The ERA said there were no grounds to run a drug test. The location of Mr O’Connor’s car did not entitle reasonable cause and none of his workmates or supervisors had any issue. There was no zero tolerance mentioned in the policy & in fact the policy wording was incompatible with a zero tolerance concept. Mr O’Connor was awarded $10,857 for lost wages and $3K h&h.




  

Housing hullabaloo


Peters v Housing NZ, ERA Nov 2013

Mr Peters worked as one of two Housing Advisors rostered on the night shift in Porirua. Mr Peters got to know one tenant who called Housing NZ more than 10 times a day, complaining about it not assessing his rent claim.  

In the ERA decision, the customer was called Mr Y and he managed to convince Mr Peters that he had been treated unfairly. Mr Peters emailed the claims manager in March to say that Housing NZ were in the wrong.

Mr Peters manager was concerned that Mr Peters was acting above his role and investigated his conversations with Mr Y who revealed Mr Peters had been critical of Housing NZ and had offered to be Mr Y’s support person at the Tenancy Tribunal if he took a case.

At the disciplinary meeting Housing NZ presented allegations that Mr Peters had been heard calling tenants ‘arseholes’ and accusing them of ‘diddling the country out of money’. Housing NZ dismissed him. Mr Peters argued that the comments were not serious misconduct. Housing NZ said one of their standards was treating tenants with respect.

Which way do you think the ERA ruled?

The ERA said it was a fair and  reasonable decision.



  

Kiwifruit fight, done right


Well done to Aulack Farms who handled their dismissal well. Aulack are a Whakatane kiwifruit farm who hired the Tiopiro brothers as pickers. When the brothers lowered a fence which could let cows out, they and the farmers son got into a violent fight

with the son ending up in hospital.


The MD listened to the different version of events then wrote to the brothers to have a formal disciplinary meeting. They didn’t show up so he rang them several times, they didn’t answer.  After several days of trying he then sent them a letter dismissing them. The brothers claimed they hadn’t got any of the letters or calls but the ERA said Aulack had done as much as they could & the dismissal was upheld.



  

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Rubbish Drug Test


McLeod v Envirowaste, ERA July 2016


Gary McLeod was employed as a truck driver for Envirowaste in Christchurch from January 2013 to 2015. After Easter Weekend in 2015, he was asked to submit a random drug test.

The test returned a positive response for THC –  the main mind-altering ingredient found in cannabis  and Mr McLeod was asked to attend a disciplinary meeting. He explained that he had attended a party on Easter weekend and he had been drunk, but couldn't remember smoking cannabis at the party and wondered if the positive result could be by second-hand smoke.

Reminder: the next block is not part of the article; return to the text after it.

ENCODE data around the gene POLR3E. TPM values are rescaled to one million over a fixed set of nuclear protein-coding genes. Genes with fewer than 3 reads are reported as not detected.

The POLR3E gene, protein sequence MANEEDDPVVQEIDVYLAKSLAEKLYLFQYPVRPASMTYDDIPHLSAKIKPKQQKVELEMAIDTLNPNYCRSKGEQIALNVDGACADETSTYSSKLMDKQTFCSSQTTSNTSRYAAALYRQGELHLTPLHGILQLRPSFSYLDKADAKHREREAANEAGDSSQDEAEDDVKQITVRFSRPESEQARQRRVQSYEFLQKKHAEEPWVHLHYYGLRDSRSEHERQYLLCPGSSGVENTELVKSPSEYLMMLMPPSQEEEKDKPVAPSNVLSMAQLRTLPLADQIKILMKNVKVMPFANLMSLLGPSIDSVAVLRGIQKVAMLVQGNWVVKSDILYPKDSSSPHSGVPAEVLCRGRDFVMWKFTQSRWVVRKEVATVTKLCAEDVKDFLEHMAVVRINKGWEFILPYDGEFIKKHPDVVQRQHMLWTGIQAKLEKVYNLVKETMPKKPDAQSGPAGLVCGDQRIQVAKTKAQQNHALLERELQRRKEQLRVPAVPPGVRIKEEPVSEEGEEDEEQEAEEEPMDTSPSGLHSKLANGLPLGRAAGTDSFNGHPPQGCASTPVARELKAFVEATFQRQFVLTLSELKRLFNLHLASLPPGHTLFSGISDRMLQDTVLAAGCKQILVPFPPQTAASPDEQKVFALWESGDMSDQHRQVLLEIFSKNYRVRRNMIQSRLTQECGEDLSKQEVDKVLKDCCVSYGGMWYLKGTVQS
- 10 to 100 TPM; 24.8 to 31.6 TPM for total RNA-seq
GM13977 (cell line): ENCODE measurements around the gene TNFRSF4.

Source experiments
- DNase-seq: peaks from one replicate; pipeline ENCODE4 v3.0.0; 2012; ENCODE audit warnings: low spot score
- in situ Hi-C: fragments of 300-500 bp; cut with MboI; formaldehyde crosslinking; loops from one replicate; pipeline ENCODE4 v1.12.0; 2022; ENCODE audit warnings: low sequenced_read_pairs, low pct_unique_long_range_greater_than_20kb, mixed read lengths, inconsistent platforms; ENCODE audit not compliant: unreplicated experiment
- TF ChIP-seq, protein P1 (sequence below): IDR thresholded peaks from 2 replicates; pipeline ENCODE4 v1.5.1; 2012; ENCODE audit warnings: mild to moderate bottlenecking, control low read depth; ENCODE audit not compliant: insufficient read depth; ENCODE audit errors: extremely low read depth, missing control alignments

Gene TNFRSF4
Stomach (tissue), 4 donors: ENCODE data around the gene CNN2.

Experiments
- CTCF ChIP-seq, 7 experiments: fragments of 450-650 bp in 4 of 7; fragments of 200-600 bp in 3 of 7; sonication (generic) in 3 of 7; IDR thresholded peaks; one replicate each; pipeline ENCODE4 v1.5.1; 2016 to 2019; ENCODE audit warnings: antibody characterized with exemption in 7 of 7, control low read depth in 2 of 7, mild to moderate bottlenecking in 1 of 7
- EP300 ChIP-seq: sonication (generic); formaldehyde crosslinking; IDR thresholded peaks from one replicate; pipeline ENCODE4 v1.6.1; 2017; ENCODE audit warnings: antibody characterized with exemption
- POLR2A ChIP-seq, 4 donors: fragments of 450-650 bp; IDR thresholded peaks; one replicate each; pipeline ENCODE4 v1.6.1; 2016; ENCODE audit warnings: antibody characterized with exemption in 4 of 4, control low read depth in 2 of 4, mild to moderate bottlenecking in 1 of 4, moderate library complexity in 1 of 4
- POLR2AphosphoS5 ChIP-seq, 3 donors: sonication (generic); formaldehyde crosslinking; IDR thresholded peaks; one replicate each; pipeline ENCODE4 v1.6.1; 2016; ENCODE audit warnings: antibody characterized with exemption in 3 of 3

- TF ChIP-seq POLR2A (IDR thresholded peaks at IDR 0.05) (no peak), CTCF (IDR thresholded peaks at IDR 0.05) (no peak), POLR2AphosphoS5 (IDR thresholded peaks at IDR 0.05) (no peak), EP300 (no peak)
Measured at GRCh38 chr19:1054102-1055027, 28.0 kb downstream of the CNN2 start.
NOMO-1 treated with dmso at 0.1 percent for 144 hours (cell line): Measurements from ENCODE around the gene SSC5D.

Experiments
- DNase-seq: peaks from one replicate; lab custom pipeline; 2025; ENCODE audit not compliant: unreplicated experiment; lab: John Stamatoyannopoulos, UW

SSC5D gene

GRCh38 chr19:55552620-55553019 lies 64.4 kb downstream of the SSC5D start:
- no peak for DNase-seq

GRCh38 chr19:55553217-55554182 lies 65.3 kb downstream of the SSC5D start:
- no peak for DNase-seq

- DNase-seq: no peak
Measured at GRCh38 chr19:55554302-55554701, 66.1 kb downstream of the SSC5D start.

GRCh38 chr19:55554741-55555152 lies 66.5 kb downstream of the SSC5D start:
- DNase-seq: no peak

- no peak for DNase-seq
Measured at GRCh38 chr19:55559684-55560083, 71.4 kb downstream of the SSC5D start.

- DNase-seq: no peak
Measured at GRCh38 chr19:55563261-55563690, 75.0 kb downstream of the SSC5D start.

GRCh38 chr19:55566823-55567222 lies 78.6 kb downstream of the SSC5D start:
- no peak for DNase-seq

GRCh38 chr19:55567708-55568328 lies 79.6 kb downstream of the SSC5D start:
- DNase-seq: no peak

He instructed a lawyer to represent him and submitted a second drug test, which was negative. A second meeting was held and he was subsequently dismissed from his position at Envirowaste for serious misconduct.  


What steps did the ERA say that Envirowaste should have taken?

What was the key issue they were confusing?


Answer: The ERA said Envirowaste could quite easily have spoken to Mr McLeod's wife or other family members who were at the party to determine if he was really so intoxicated he might have memory loss of that evening or whether they saw him smoke cannabis.

The ERA said Envirowaste had blurred two allegations, that Mr McLeod attended work under the influence of drugs and that he failed a drug test. Their decision to dismiss Mr McLeod was based on the conclusion that he had been under the influence of drugs at work, a conclusion that was never put to McLeod in a way he could respond to. They awarded him $21,306 in lost wages and $11,000 compensation for hurt and humiliation.



  

Heart attack dismissal


Brown v Advance International Cleaning Systems ,

ERA July 2016


Lee Brown worked as an Account Manager for AICS in Hastings, and had a heart attack on 13 July 2015 and needed to undergo open heart surgery. On 10 August he advised the company his doctor recommended he remain off work until 1 September.  Mr Brown's manager considered the company would be impacted by his absence for such a long period and sent him a letter saying "it may be best that you stand down".

Mr Brown engaged a lawyer and raised a formal grievance with AICS that he had been unjustifiably dismissed.

The ERA said medical incapacity was the "prime" reason behind AICS' decision to dismiss Mr Brown, however an employment contract isn't ended just because an employee is ill or has been in the past, there must be medical evidence that the employee is permanently unable to work. Therefore the dismissal was unjustified and they awarded Mr Brown $6,000.


Learnings: If you are considering medical incapacity, it’s unlikely to be seen as fair and reasonable to not be able to hold a role open for a couple of months. You must also get a medical opinion if the person is not able to return at all or for a long period.